Writers: Charlaine Harris & Christopher Golden | Art: Don Kramer | Colours: Daniele Rudoni | Letters: Jacob Bascle
She calls herself Calexa Rose Dunhill — names taken from the grim surroundings where she awoke, bruised and bloody, with no memory of who she is, how she got there, or who left her for dead.
She has made the cemetery her home, living in a crypt and avoiding human contact. But Calexa can’t hide from the dead — and because she can see spirits, they can’t hide from her.
Then one night, Calexa spies a group of teenagers vandalizing a grave — and watches in horror as they commit murder. As the victim’s spirit rises from her body, it flows into Calexa, overwhelming her mind with visions and memories not her own.
Now Calexa must make a decision: continue to hide to protect herself — or come forward to bring justice to the sad spirit who has reached out to her for help...
This is Charlaine Harris’s first original graphic novel project. Teaming up with fellow New York Times bestselling author Christopher Golden, they have come up with something pretty interesting, too. The Pretenders is the first part of a trilogy, and as a result does not present a tidy ending. In fact, rather the opposite: by the end of the book, Calexa has helped solve one crime, it’s true, but along the way readers will be confronted by a number of intriguing questions and mysterious goings-on – be they Calexa’s memories or her new-found powers.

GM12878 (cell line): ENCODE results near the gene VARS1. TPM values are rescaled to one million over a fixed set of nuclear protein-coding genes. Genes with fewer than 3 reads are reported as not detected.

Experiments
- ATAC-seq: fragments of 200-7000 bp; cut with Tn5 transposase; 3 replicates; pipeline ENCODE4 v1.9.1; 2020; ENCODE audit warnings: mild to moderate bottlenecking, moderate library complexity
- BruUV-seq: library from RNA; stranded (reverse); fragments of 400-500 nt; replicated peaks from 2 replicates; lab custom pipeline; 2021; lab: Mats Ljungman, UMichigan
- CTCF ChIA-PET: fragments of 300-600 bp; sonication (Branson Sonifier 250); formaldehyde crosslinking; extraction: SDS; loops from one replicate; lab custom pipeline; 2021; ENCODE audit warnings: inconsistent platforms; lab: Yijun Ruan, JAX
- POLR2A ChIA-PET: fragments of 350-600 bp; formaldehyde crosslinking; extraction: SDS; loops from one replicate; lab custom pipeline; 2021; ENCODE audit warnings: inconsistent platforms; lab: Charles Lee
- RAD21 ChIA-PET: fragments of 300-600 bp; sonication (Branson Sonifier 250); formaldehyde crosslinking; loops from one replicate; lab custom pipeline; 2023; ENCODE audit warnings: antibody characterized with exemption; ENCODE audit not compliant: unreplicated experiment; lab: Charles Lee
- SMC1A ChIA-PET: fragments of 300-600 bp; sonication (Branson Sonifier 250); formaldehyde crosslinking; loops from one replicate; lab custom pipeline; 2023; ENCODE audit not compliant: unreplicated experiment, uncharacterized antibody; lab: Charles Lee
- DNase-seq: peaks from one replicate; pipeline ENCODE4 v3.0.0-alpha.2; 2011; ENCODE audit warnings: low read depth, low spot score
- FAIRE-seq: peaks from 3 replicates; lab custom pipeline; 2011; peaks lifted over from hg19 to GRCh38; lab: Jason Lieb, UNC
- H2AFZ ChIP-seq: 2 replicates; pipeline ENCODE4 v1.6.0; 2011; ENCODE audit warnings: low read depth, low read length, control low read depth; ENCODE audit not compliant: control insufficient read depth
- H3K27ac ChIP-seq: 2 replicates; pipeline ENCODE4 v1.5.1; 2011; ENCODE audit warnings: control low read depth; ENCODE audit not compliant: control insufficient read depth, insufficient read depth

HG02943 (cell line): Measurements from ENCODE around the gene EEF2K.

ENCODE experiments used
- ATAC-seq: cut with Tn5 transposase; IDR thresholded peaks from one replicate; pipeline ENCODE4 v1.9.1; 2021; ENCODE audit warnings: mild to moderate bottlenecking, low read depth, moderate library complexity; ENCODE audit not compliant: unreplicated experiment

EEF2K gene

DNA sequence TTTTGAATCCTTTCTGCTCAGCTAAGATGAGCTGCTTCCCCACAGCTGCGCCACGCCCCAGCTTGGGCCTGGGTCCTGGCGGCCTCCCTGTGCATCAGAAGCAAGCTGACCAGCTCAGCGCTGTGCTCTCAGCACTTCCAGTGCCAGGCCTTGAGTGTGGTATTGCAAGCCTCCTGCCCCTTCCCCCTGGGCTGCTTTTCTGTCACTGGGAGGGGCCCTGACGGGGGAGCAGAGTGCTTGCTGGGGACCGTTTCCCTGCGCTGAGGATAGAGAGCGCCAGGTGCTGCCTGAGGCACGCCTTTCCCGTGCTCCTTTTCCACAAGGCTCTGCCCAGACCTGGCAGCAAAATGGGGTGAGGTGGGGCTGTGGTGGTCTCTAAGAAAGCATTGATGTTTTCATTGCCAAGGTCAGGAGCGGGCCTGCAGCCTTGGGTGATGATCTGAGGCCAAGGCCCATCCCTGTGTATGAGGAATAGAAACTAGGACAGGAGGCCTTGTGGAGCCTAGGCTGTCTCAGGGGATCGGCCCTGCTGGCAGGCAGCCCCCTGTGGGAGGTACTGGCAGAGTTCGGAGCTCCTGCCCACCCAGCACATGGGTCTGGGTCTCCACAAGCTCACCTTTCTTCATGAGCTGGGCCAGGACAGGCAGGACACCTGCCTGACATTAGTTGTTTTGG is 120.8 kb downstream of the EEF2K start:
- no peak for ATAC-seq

The artwork throughout is pretty good – it’s nothing particularly unique, but it is clean and clear; and overall the compositions enrich the story and realise it in a vivid, eye-catching manner. The story itself moves at a good clip: despite the relative slimness of the book, the story doesn’t feel rushed, but not does it feel drawn out. In fact much of the story focuses on Calexa getting used to, and making her life in the cemetery (now you know where the series title comes from), and I actually liked this. The Urban Fantasy equivalent of the Origin Story, perhaps? The synopsis states that she avoids people, which is for the most part true, however, despite her sneaking about, there are a couple of people who learn of her existence and extend a helping hand (albeit clandestinely). For me, it was this part of the story – one of unexpected kindness and help – that stood out. No doubt, with parts two and three, the supernatural shenanigans and Calexa’s past will be unveiled. I’m certainly looking forward to finding out the true about what brought our protagonist to the cemetery in the first place, but in the meantime, The Pretenders is a great introduction to this setting.
Recommended for all fans of Harris’s and Golden’s previous prose-fiction, but also Urban Fantasy as a whole and comics that dabble in similar territories (for example, the Buffy graphic novels, which Golden has also worked on).